Santal historian Sumit Soren in conversation with Dr. Daniel Rycroft – Jharkhand

30th June is a red letter day for Santhals, 158 years ago [in 2013], on this day the Santhals of Damin-i-koh declared an open rebellion against tyranny and corruption.  It is a special day for all freedom loving people of the World, as the message of the Great Rebellion still echoes in the hearts and minds of Santhal no matter where they live. Each year I commemorate the “Santhal Hul” in my own way; last year I published an article in my blog which covered the trial of Seedo, one of the celebrated leaders of Santhal Rebellion.  I am thankful to the readers for giving it good response and sharing the article in social networking websites.

Sumit Soren is from Berhampore, a small town in the Murshidabad district of West Bengal. | Read the full interview >>

This year I am pleased to have Dr. Daniel Rycroft, Lecturer in the Arts and Cultures of Asia at the School of World Art Studies, University of East Anglia, with him we will talk about the Santhal Hul and Adivasis in general. […]

Dr. Daniel Rycroft: To my mind, not enough people in Britain understand how British colonialism shaped the experience of modernity for many people world-wide. During and after the Hul, The British East India Company (and later the Raj) attempted to suppress and then re-colonize the area now known as the Santal Parganas. Through this process of domination they attempted also to learn about Santal customs and religion. They also aimed to heavily industrialize areas of Jharkhand. This has clearly led to a critical situation ever since the Hul, and the effects of the counter-insurgency campaign against the so-called ‘rebels’ are still being felt. […]

I had not really heard of any Adivasi-related news or cultural events before visiting Baghmundi. That may have been because I was young and naïve, but it may also have something to do with how limited a view most British people have of the realities that comprise life in most parts of India. […]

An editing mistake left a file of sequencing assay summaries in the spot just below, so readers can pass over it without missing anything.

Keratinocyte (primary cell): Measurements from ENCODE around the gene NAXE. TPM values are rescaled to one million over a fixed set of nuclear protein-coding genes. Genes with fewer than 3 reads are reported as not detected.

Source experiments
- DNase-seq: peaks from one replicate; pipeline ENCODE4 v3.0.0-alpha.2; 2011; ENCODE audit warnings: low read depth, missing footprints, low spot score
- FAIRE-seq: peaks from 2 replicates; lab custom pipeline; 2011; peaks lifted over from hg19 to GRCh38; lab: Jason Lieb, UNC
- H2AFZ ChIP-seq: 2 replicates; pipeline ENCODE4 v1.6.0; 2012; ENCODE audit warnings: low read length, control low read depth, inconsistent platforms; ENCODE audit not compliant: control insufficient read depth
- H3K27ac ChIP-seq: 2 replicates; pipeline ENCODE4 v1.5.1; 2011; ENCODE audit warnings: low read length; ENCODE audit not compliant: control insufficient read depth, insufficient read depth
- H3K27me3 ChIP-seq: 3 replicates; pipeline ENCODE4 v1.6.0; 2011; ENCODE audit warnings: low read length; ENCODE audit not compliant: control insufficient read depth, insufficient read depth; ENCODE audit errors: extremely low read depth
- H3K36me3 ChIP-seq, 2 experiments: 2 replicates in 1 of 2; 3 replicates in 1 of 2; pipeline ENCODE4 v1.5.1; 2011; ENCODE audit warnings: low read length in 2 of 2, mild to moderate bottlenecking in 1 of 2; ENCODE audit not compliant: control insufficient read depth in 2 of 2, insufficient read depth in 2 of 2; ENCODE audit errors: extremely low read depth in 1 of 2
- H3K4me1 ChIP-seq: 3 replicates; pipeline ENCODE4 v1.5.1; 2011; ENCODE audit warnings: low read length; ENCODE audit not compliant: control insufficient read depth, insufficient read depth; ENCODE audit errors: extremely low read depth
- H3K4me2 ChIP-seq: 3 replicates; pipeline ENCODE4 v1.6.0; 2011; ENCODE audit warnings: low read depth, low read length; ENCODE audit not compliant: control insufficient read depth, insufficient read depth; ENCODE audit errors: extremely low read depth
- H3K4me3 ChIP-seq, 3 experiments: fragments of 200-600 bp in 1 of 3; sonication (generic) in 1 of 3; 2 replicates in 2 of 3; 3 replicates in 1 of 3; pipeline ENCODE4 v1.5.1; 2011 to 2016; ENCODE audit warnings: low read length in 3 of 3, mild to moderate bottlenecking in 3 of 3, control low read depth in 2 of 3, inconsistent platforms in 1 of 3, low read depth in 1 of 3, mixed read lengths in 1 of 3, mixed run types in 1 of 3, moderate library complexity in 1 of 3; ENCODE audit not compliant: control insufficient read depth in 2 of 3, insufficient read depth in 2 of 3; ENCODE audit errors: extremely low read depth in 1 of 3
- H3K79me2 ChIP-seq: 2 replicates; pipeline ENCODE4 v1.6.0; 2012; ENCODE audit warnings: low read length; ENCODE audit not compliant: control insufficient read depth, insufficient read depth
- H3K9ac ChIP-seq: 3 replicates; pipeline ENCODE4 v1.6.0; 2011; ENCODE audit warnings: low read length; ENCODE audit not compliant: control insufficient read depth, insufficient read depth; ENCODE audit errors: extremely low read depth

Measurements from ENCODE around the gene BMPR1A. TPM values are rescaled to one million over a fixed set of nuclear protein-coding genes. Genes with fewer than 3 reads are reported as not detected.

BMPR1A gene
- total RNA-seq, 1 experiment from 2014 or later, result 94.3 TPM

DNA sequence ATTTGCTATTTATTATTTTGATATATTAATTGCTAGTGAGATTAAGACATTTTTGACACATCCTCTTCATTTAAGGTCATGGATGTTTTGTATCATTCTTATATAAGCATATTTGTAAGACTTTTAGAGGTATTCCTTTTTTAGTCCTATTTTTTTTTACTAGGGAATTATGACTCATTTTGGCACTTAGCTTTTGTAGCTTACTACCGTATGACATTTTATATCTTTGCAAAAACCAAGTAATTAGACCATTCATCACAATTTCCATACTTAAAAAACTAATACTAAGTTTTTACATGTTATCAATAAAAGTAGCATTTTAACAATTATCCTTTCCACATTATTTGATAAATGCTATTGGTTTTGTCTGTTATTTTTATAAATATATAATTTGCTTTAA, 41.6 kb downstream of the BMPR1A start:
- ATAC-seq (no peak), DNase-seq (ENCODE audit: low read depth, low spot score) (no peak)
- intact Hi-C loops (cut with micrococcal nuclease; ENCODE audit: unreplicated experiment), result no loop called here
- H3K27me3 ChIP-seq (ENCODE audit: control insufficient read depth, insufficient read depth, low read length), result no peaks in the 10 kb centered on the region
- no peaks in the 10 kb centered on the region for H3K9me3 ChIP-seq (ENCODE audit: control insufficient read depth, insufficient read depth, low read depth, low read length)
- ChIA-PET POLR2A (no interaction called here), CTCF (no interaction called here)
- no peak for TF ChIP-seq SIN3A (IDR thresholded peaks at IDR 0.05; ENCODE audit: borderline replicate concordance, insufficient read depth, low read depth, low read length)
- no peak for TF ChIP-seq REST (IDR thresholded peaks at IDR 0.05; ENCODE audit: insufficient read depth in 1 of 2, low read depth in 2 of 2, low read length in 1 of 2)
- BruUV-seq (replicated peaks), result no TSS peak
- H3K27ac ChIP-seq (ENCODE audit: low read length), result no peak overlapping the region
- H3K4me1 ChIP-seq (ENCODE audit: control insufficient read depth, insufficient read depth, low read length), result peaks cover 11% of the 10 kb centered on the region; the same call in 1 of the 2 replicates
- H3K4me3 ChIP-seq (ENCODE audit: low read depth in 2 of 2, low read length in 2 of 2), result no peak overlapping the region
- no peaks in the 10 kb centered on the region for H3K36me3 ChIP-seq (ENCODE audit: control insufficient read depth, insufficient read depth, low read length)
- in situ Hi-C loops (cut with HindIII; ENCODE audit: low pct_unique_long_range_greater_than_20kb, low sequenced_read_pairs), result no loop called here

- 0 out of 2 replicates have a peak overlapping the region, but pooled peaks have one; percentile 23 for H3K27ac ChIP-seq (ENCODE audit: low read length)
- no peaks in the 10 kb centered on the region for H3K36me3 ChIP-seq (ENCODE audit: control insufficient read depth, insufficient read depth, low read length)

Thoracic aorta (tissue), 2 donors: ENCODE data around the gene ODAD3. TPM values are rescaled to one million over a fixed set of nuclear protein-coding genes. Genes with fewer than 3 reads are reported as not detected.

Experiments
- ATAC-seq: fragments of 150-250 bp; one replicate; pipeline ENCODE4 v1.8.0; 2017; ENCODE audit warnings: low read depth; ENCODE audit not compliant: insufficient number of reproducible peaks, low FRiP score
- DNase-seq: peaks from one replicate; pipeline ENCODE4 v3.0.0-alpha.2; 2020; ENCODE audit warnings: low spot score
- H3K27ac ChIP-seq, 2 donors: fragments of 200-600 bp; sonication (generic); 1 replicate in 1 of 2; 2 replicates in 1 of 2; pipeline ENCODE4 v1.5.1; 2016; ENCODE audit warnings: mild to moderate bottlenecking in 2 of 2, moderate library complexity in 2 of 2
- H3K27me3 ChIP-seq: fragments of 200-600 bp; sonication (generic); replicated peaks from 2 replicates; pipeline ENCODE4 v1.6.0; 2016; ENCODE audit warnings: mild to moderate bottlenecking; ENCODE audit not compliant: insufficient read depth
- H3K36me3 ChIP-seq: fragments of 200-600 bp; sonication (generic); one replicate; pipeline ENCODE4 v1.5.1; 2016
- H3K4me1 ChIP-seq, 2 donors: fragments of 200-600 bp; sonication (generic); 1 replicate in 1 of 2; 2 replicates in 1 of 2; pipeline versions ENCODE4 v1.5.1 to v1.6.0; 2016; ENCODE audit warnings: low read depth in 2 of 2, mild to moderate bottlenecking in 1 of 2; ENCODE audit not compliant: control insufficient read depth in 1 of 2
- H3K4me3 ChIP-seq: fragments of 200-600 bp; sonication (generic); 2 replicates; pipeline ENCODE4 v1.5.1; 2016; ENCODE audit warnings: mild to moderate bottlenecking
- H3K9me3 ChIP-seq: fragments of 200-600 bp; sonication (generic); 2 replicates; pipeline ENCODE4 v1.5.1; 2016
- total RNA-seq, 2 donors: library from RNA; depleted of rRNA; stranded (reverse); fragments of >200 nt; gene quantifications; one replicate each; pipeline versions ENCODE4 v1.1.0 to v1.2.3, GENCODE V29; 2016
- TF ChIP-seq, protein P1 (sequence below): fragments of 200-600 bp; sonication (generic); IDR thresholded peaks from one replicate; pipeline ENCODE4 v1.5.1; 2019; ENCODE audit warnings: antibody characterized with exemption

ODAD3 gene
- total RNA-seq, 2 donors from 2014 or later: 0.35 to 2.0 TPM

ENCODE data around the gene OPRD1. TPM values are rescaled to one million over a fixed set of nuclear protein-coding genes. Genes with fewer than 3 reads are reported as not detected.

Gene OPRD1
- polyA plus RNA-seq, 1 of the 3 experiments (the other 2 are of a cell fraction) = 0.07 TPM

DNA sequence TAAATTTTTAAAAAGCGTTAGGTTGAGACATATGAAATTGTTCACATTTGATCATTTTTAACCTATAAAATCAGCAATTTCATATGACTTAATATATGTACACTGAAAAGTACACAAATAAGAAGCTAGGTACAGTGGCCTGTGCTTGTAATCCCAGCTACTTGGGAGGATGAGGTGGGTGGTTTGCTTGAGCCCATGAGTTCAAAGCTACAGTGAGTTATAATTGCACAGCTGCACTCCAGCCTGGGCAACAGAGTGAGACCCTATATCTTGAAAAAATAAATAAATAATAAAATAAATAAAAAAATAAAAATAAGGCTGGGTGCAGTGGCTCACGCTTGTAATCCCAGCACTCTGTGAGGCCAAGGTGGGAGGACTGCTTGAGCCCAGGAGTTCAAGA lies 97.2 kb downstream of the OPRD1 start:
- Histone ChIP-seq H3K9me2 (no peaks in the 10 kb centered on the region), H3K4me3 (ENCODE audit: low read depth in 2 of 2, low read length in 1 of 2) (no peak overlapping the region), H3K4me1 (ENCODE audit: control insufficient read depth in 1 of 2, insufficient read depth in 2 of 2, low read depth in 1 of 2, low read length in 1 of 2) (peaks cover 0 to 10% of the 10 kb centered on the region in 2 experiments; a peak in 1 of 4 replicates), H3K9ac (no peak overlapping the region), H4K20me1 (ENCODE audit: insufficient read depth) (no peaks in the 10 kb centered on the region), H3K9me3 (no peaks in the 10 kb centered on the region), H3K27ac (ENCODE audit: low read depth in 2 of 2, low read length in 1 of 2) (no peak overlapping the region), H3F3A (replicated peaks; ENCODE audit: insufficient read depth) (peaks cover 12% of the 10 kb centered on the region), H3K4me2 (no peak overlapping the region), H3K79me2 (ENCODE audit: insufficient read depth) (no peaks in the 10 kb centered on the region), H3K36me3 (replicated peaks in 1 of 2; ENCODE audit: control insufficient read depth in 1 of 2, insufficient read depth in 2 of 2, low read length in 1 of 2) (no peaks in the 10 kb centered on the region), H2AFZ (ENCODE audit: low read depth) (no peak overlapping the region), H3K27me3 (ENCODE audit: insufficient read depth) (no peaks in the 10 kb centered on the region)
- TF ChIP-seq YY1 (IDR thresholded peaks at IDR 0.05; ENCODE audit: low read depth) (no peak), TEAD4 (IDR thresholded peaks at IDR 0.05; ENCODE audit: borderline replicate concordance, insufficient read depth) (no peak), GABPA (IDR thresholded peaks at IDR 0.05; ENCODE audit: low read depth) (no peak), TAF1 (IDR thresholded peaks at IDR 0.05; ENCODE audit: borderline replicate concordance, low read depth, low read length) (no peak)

I thought it important to share my research with people in the Santal Parganas. So I came into contact with members of the Parganait Ram Soren Memorial Trust (Dumka), who helped me interact with the inhabitants of Bhognadih, which is where the Hul began. This was also a very eye-opening experience for me. Not only could I visit places associated with the rebellion, but also I came to understanding how important it is to remember the Hul in such a way that a degree of re-empowerment could be achieved through processes of remembering.

Sumit Soren: I must mention this documentary film- Purvajo-ni Aankh: Through the eye of the ancestor. You were the Project Director of this film, tell us more about it.

Source: In Conversation with Dr. Daniel Rycroft |
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Date Visited: Mon Feb 10 2014 10:35:26 GMT+0100 (CET)

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The natural wealth with which much of tribal India is endowed is also its bane. […] The Adivasi is wedged between the state programme for development, meaning mines, dams, steel plants and roads, and a private agenda for quick money, which is currently termed ‘real estate’.

Madhu Ramnath in Woodsmoke and Leafcups >>

“The police was equally corrupt. The Santhal was used to ready justice at no cost. Another more disgusting malpractice was the kamiyanti system. The idea behind it was repayment of a debt by physical labour. In practice however the debtors worked in many cases for a generations or two and yet the loan, no matter how small, could not be repaid. All these facts and circumstances led to the Santhal Hul of 1855.” – Learn more about the History of District Pakur (Government of Jharkhand) | Santal Parganas | Tribal freedom fighters >>

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